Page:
Are Nerf Guns Too Realistic?

In an article posted Thursday on Slate, Farhad Manjoo called Nerf blasters “a pretty scary toy” and referred to them as “ultrarealistic weapons.” This is like saying that a child riding in a grocery cart that is fashioned to resemble a race-car is prepared to compete in the Indy 500. As a soon-to-be father who routinely plays with three godsons (in addition to just being a big kid at heart) I’m very well versed in the art of Nerf war, and the only thing that children learn about real weapons from these eye-distractingly neon guns is how to pull a trigger. While I hate to burst anyone’s bubble, children learn far more about real weapon operations from movies, hyper-realistic television shows, and video games.

Sure, some of the toys look impressive. But it’s absurd to look at these monstrosities of plastic with only a passing resemblance to firearms and think the children who play with them are any more prone to violence than the child sitting in the corner reading a book while his friends play. Nerf “weapons” encourage social play among peers because, lets face it, it’s ridiculous (and not very fun) to shoot your shadow on the wall over and over again. It’s also a great way to teach a child the fundamentals of safe play and responsibility (don’t shoot anyone in the face because it hurts, pick up your darts after yourself or you won’t have them to play with anymore, etc). If you’re really hyper-sensitive about firearms, Nerf blasters are a great way to train a child in observing the fundamentals of firearm safety without utilizing real firearms.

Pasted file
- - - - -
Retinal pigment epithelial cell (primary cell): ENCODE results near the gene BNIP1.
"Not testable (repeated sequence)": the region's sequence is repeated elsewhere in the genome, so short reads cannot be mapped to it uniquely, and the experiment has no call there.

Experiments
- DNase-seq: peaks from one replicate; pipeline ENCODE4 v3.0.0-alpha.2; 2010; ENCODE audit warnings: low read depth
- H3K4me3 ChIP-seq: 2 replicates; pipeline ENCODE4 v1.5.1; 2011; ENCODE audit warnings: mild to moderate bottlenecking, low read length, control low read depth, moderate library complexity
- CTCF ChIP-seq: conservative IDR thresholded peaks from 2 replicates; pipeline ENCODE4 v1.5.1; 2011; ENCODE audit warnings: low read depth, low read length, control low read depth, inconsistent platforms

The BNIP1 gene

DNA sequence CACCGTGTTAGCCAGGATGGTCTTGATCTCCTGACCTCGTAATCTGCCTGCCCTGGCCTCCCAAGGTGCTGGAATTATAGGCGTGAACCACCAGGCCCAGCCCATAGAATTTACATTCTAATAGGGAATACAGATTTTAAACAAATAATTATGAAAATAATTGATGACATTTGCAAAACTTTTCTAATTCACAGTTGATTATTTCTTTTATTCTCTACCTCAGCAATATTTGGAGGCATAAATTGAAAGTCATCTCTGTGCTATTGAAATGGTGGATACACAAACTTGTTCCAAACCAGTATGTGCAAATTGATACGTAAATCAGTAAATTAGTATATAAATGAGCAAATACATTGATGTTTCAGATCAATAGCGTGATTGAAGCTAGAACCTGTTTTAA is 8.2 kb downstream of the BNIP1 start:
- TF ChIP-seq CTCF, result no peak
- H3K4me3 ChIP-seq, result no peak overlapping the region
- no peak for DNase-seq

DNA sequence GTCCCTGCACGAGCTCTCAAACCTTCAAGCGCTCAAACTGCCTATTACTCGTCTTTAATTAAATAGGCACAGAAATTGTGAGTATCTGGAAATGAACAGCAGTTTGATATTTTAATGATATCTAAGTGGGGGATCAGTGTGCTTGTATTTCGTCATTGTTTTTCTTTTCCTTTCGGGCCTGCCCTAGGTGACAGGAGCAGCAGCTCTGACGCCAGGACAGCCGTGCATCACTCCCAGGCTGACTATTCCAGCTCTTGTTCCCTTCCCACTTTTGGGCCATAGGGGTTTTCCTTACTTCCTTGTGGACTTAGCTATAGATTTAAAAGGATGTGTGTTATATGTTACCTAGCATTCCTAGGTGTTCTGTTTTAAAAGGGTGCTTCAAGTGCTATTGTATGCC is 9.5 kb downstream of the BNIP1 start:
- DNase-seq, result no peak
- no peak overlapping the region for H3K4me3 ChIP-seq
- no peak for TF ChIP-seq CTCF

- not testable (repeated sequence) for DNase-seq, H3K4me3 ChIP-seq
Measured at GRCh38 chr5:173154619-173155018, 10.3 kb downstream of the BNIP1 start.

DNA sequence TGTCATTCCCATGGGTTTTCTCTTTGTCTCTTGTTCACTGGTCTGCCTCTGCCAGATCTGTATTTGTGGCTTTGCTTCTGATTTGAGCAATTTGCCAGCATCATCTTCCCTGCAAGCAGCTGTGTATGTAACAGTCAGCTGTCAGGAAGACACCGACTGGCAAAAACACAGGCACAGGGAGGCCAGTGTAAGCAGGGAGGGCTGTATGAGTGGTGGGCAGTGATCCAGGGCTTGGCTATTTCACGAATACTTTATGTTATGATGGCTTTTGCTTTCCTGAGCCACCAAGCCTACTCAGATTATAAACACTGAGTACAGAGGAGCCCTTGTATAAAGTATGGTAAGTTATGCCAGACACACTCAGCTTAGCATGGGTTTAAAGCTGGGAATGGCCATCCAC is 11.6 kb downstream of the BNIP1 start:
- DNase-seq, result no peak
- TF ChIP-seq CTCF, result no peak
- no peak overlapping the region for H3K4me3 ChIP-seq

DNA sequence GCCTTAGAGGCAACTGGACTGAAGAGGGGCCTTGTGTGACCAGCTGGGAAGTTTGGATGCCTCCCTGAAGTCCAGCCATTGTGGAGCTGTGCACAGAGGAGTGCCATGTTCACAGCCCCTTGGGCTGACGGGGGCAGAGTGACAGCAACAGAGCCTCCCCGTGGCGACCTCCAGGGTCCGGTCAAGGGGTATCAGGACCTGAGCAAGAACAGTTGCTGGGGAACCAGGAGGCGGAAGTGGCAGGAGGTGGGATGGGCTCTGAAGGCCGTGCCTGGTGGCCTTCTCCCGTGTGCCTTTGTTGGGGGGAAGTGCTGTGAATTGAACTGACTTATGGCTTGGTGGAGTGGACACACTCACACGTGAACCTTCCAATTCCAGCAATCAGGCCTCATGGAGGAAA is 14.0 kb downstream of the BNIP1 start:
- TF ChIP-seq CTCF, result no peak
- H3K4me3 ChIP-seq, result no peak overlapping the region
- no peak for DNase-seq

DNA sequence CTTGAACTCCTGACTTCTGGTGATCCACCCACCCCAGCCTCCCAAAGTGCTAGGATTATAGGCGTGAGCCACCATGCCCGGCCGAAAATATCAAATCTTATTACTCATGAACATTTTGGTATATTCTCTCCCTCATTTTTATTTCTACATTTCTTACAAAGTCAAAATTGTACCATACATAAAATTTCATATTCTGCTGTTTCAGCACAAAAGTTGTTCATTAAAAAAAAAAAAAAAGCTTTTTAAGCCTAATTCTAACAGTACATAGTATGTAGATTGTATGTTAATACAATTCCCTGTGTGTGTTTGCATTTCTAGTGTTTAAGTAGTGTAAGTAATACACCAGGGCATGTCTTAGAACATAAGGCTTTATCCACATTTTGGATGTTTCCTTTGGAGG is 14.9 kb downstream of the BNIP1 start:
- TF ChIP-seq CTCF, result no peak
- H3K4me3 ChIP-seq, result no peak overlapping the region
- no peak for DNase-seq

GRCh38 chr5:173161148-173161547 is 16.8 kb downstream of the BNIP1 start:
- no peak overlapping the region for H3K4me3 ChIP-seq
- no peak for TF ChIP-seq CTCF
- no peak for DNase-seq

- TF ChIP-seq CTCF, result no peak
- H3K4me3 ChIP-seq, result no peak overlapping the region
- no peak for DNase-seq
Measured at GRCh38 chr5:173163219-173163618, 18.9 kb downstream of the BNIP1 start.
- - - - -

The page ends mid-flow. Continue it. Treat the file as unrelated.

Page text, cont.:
Your children will engage in war-type play with or without your approval. From the beginning of time there were children picking up sticks to beat on each other, and Nerf foam darts are a heck of a lot safer than the dirt clods my brother and I used as approved ammunition when the neighborhood kids would get together to play war. Your child will never pick up an M-60 machine gun after playing with a Nerf Vulcan and astound you with his aptitude for its use. The trick is not to fear your child playing with plastic guns, but to join in the fun! I mean, use it as a teachable moment while bonding with your children and getting a little exercise.

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